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ORIGINAL ARTICLES
Year : 2021  |  Volume : 4  |  Issue : 2  |  Page : 181-187

Efficacy of posterior cervical laminectomy for multilevel cervical ossification of posterior longitudinal ligament


Mumbai Institute of Spine Surgery, Bombay Hospital and Medical Research Centre, Marine Lines, Mumbai, Maharashtra, India

Correspondence Address:
Sanjeev Asati
Mumbai Institute of Spine Surgery, Room No. 128, First Floor, M.R.C. Wing, Bombay Hospital and Medical Research Centre, Marine Lines, Mumbai 400020, Maharashtra.
India
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Source of Support: None, Conflict of Interest: None


DOI: 10.4103/ISJ.ISJ_84_20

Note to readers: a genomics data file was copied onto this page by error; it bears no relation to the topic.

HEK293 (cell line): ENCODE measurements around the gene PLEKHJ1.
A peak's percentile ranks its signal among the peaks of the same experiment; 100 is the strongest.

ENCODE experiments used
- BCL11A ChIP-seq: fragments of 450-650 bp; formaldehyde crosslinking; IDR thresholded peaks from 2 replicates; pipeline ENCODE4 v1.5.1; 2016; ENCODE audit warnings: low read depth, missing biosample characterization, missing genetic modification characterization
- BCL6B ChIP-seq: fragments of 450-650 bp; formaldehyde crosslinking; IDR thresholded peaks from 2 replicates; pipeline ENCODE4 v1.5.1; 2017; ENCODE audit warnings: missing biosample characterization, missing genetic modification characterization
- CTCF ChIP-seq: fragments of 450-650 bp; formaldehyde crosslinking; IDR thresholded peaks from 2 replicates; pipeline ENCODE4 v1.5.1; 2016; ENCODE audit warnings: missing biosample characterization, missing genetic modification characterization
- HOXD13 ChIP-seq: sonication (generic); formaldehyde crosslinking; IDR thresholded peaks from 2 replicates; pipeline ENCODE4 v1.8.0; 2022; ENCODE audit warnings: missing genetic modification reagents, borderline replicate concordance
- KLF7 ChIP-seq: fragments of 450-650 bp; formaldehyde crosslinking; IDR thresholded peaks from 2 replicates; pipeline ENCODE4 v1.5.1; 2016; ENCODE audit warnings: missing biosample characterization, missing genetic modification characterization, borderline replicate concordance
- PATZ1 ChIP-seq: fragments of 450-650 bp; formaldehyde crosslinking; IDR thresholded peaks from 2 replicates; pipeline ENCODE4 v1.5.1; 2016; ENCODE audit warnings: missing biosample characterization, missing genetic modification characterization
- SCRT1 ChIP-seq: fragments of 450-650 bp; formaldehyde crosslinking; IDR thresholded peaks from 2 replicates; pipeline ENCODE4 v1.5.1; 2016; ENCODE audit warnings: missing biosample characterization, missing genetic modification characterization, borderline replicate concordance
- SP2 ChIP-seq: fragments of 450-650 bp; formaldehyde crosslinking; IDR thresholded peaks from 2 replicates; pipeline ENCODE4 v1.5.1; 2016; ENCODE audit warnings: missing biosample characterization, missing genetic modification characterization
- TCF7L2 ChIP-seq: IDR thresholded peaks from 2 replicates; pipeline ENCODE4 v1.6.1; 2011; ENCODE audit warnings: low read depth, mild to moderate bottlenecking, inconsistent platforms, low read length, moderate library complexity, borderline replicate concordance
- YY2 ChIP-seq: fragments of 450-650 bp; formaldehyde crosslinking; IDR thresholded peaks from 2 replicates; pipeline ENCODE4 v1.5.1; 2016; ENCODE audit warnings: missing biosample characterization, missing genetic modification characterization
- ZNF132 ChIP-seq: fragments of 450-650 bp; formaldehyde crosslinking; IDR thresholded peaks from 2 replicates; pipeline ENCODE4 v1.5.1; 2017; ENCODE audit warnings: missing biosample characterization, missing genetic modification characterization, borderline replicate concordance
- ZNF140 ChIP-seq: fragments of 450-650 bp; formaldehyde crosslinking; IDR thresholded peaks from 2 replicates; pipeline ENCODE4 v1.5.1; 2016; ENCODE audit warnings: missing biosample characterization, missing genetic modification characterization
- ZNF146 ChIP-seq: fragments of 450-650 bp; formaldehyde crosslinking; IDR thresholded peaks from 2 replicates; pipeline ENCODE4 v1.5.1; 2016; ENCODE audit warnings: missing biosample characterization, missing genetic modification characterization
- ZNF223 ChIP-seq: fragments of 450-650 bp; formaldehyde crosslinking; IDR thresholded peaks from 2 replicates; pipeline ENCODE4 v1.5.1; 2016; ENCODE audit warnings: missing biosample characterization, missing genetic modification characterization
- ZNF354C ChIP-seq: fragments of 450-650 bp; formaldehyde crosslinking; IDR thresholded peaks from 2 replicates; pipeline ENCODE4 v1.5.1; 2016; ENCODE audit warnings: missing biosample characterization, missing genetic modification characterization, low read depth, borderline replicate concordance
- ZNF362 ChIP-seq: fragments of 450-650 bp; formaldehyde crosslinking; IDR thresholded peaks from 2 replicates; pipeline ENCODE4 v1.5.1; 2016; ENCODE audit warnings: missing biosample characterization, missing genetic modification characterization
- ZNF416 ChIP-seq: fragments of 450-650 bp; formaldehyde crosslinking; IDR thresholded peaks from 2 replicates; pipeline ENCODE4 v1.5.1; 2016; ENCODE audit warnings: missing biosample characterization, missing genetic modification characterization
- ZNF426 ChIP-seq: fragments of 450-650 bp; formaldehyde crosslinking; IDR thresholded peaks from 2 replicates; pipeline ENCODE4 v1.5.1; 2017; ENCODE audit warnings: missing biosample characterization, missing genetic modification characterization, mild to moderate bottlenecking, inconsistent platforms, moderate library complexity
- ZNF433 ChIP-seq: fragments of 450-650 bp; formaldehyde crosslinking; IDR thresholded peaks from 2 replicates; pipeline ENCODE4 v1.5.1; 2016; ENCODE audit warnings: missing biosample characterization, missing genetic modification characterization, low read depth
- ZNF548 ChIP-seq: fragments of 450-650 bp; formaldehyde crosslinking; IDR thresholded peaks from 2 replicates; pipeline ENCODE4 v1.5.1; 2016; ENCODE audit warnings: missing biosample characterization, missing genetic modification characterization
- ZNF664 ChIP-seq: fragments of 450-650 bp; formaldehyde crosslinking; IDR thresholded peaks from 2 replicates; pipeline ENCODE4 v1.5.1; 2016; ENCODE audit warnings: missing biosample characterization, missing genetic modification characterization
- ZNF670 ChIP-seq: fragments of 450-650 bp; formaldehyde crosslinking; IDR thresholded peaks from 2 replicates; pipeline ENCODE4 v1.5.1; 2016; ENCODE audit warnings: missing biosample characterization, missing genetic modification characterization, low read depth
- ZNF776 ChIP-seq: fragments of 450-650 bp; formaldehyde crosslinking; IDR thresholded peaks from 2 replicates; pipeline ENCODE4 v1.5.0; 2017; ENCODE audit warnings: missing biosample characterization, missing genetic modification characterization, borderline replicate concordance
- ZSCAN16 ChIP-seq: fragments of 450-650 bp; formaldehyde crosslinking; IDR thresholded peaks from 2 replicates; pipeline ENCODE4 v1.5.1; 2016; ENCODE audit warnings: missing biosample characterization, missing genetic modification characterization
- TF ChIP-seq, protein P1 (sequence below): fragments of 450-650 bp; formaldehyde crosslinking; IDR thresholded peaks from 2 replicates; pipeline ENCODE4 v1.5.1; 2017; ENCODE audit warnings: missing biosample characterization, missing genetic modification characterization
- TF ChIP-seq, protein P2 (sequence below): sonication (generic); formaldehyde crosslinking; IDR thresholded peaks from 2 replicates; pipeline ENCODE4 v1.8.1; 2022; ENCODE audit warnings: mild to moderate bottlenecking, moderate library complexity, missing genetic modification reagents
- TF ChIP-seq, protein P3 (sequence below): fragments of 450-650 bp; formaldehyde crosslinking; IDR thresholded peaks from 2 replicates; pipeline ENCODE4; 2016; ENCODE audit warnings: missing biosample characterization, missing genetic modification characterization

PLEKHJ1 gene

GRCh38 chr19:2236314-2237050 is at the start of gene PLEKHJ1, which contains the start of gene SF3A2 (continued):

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Study Design: This study design includes retrospective study of prospectively collected data. Introduction: The purpose is to determine the efficacy of posterior cervical laminectomy for multilevel cervical ossified posterior longitudinal ligament (OPLL). Laminectomy has been a preferred surgical treatment for multilevel cervical OPLL since a long time. Because of the risk associated with progressive kyphosis, the trend is shifted from laminectomy alone to laminoplasty and laminectomy with fusion. The data regarding the efficacy of laminectomy alone in terms of clinical and radiological parameters in multilevel cervical OPLL are scanty. Materials and Methods: We reviewed 82 patients with multilevel cervical OPLL who underwent posterior cervical laminectomy from January 2008 to December 2014. Patients with age ≥45 years, C2–C7 Cobb’s angle ≥ 10º, compression at ≥3 levels, and a minimum of 5 years of follow-up were included in the study. Demographics, pre and postoperative clinical parameters (visual analog scale (VAS), Nurick’s grading, and modified Japanese orthopedic association (mJOA) score), radiological parameters (C2–C7 Cobb’s angle, C2–C7 sagittal vertical axis (SVA)), perioperative parameters, complications, and recovery rate were evaluated. Results: The mean age of the patients was 56.4 (46–72) with M: F of 52:30. The mean blood loss and mean operative time were 93.9 mL and 96.6 min, respectively. There was significant improvement (P < 0.05) in VAS (3.6 ± 1.4 to 1.8 ± 0.8), Nurick’s grading (3.2 ± 0.9 to 1.9 ± 0.6), and mJOA score (8.4 ± 1.4 to 13.8 ± 1.9). C2–C7 Cobb’s angle increased from ‒14.4 ± 1.7º preoperatively to ‒8.2 ± 1.5º postoperatively and C2–C7 SVA from 18.4 ± 12.5 to 29.8 ± 15.8. Intraoperatively four patients had a dural tear. Three patients showed neurological deterioration postoperatively and three had unilateral C5 palsy which improved within a period of 6 months. 18.3% had an excellent outcome, 40.3% had good, 34.1% had fair, and 7.3% of the patients had a poor outcome. Conclusion: Multilevel cervical laminectomy is an effective surgical procedure in properly selected patients with multilevel OPLL. The outcomes are satisfactory in terms of radiological and clinical parameters. The risk of postlaminectomy kyphosis is not too high, and we found no correlation of kyphosis with clinical affection.


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